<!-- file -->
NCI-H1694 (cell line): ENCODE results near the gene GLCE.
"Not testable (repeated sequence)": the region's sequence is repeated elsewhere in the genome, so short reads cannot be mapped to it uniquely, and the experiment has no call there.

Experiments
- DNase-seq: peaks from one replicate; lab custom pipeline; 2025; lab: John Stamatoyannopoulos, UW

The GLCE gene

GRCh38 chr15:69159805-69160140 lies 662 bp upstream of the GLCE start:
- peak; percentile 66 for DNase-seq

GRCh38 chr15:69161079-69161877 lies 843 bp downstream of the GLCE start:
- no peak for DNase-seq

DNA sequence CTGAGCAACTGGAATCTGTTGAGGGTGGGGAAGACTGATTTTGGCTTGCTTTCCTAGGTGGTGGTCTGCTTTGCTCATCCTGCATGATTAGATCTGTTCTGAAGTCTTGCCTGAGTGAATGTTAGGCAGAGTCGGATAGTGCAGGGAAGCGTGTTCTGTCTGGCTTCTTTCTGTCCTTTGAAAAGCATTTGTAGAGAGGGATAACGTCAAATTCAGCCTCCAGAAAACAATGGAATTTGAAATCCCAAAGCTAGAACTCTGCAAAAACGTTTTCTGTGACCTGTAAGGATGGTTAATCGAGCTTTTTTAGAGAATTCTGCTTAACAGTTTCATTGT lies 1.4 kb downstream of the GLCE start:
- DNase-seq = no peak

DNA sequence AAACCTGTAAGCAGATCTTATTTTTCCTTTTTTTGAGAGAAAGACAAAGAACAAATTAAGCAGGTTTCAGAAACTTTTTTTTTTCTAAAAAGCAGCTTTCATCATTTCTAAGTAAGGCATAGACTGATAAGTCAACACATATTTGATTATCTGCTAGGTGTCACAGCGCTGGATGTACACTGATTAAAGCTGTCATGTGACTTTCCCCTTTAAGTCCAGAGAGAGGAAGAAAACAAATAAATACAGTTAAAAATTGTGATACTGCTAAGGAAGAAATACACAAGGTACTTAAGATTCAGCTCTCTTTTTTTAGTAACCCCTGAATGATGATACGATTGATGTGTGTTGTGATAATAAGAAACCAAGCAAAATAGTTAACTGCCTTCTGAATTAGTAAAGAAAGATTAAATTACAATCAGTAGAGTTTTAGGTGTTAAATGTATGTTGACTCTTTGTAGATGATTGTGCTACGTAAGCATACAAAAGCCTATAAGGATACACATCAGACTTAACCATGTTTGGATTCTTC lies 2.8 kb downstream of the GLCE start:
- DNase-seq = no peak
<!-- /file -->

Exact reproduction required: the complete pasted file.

NCI-H1694 (cell line): ENCODE results near the gene GLCE.
"Not testable (repeated sequence)": the region's sequence is repeated elsewhere in the genome, so short reads cannot be mapped to it uniquely, and the experiment has no call there.

Experiments
- DNase-seq: peaks from one replicate; lab custom pipeline; 2025; lab: John Stamatoyannopoulos, UW

The GLCE gene

GRCh38 chr15:69159805-69160140 lies 662 bp upstream of the GLCE start:
- peak; percentile 66 for DNase-seq

GRCh38 chr15:69161079-69161877 lies 843 bp downstream of the GLCE start:
- no peak for DNase-seq

DNA sequence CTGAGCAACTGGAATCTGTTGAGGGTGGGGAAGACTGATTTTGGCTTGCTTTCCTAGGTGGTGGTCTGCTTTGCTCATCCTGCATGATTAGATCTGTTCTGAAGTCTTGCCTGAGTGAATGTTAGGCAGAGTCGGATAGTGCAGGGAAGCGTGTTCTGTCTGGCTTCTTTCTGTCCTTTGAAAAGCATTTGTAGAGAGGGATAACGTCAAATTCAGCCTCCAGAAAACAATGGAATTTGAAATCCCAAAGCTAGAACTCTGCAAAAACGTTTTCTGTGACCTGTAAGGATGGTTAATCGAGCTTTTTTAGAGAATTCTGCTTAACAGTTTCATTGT lies 1.4 kb downstream of the GLCE start:
- DNase-seq = no peak

DNA sequence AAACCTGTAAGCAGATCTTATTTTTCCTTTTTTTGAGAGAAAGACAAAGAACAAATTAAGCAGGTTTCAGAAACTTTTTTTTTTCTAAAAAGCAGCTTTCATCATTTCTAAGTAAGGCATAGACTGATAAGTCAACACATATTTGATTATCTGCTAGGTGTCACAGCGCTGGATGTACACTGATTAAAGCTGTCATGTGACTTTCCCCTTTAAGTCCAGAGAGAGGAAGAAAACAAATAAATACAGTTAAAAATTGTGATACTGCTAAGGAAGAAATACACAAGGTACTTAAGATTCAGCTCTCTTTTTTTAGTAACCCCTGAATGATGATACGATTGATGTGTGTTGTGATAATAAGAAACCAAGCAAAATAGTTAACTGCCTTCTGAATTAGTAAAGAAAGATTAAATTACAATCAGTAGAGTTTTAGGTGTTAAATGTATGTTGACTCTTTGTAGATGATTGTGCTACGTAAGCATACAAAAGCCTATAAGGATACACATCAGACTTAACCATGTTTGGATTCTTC lies 2.8 kb downstream of the GLCE start:
- DNase-seq = no peak